3. “What about the heart you promised Tin Man?” A continuing criticism of Corzine is that he just doesn’t understand the problems faced by average New Jerseyans. So, one of the images that really stood out on primary night was an unusually fired-up Jon Corzine and the personal stories he told. We saw a glimpse of that on the campaign trail when he talked to a voter about his son’s health troubles (which later turned into the Great Mammogram Debate of 2009). His campaign staff obviously recognized the value of this touching moment, since they blast emailed the exchange just hours after it occurred. But then we got…nothing. Corzine had ample opportunities during the first debate to phrase his answers in the context of the lives of average residents, but he never did. Considering that an inability to make personal connections is his Achilles’ heel, I was really surprised that his handlers didn’t prep him with stories about how his policies have helped Peter from Passaic or how Christie’s would hurt Margaret from Mays Landing.

4. Obamarama! I fully expected Corzine to play up his association with the President. Even though Obama’s poll numbers have slipped with independents, he’s still a force among core Democratic voter groups. I’ve been crisscrossing the state a lot these past few weeks, particularly spending time in the state’s urban areas. Corzine billboards are everywhere. But I’m a bit confused. I though Loretta Weinberg was the Democratic running mate. Judging from these billboards, it’s actually Barack Obama (with Corzine in the number 2 slot on the “Obama/Corzine” team).

5. Am-Bushed! I actually expected to see more Bush-Christie tie-ins from the Corzine camp. There have been some to be sure, but not quite as many as I expected. Of course, this connection got superseded by the news “scoops” on Christie’s unreported loans, unpaid income taxes, reckless driving, and other equally, um, weighty issues. The Bush connections have been mostly used in appeals to the Democratic core – but even there, the Bush image on billboards is quite literally squeezed aside by the monstrous image of Christie’s face. This race has gotten ugly by literally getting ugly. But the Corzine camp understands that voters will not vote for change if they are in any way uncomfortable with the alternative.

6. Lonegan rides again. I wrote in June that Steve Lonegan wants to be a player in state politics. Since he’s not on the ballot for governor, he has decided to lead the battle to defeat the open space bond question. He claims credit for defeating two ballot measures in 2007 (although my examination of the numbers indicates they would have been defeated even without his involvement). If this one goes down as well, expect the media to view him as a potent political force.

7. Hiding your L(i)G(ht) under a bushel. I thought Christie’s pick for Lieutenant Governor could be a hot potato for the GOP. In the end, he went for Monmouth County Sheriff Kim Guadagno, a pro-choice woman who presumably would appeal to independent voters. Then, the Christie brain trust promptly kept the media from having any access to her aside from joint appearances. Based on her performance at the LG debate last week, the reason is now clear. Guadagno’s actually a better candidate than Christie! But neither side knows what to do with these running mates. If you listened to Loretta Weinberg at the LG debate, it’s unclear that she has had any conversations with Corzine about what her role in the administration would be.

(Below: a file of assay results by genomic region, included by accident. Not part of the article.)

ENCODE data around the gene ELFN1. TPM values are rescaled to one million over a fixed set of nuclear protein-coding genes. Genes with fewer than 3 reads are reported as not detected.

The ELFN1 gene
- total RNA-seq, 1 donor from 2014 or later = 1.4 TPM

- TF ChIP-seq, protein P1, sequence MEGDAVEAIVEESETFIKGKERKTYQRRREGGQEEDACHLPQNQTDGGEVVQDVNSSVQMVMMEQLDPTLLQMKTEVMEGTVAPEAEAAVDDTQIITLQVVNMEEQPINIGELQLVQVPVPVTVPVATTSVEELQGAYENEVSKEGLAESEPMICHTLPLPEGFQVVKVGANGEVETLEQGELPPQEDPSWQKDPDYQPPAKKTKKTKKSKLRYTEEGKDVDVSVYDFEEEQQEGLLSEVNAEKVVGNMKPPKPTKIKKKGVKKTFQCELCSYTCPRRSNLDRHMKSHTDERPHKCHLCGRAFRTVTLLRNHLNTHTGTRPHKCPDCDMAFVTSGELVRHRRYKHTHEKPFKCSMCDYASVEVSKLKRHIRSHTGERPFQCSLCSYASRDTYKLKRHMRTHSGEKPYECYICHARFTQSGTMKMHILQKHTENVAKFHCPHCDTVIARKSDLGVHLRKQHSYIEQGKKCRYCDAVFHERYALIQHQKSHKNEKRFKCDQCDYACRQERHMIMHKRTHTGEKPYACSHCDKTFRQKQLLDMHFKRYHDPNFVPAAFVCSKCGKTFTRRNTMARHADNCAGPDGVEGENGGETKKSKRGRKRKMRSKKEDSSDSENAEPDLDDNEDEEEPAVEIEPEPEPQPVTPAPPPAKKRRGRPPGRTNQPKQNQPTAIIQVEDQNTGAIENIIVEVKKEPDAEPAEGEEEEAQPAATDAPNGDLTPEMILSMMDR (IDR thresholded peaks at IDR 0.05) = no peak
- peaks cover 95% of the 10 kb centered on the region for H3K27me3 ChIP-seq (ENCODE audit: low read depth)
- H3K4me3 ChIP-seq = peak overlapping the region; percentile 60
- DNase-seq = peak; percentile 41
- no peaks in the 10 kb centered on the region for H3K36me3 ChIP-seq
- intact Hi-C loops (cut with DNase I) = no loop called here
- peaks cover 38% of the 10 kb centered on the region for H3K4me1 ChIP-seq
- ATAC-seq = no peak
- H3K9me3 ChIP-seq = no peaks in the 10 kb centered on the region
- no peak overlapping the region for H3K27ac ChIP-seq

8. “Chris Daggett could make things interesting.” I wrote that sentence in June based on his primary night NJN interview where he came off as a straight-talker. That part has certainly come true. I also wrote that Daggett could make the debates uncomfortable for both Corzine and Christie. So, I was only half right there.

Wednesday, October 7, 2009

Whither Daggett and His Plan?

This post originally appeared as a guest column for In The Lobby.

Just over a week ago, I was ready to write a column criticizing Chris Daggett for not using the opportunity provided by his presence in the gubernatorial debates to address important issues and shape the tone of the campaign. That's what independent candidates are supposed to do, after all.

Then on September 29, Daggett laid down the gauntlet. He unveiled a fairly detailed plan to reduce property taxes - exactly the type of pledge voters say they are looking for. His proposal became the focal point of the televised debate two days later: which candidate has actually articulated a plan?

Now, the question remains. What impact will Daggett and his plan have on both the race governor and for New Jersey over the next four years?

Our polling suggests that even before the property tax plan, Daggett had started to siphon votes away from Chris Christie. Throughout the summer, Daggett consistently polled at 4 or 5 percent in the Monmouth/Gannett poll, but he drew his support nearly equally from would-be Corzine and Christie voters. However, in our latest poll - conducted largely before the independent's property tax plan was announced - Daggett's support stood at 8 percent. When those voters were asked who they would support between the two major party nominees only, Christie's slim 3 point margin in that poll increased to 6 points without Daggett.

It's unclear what subsequent impact Daggett's plan and solid debate performance will have on the race. Voters say want to hear a property tax plan and Daggett gave them one. But he also proposes to shift much of that burden onto an expanded sales tax base - as Chris Christie repeatedly pointed out in the debate. Voters tell us that they want to see real spending cuts rather than tax shifts - although they tend to balk when specific cuts are proposed.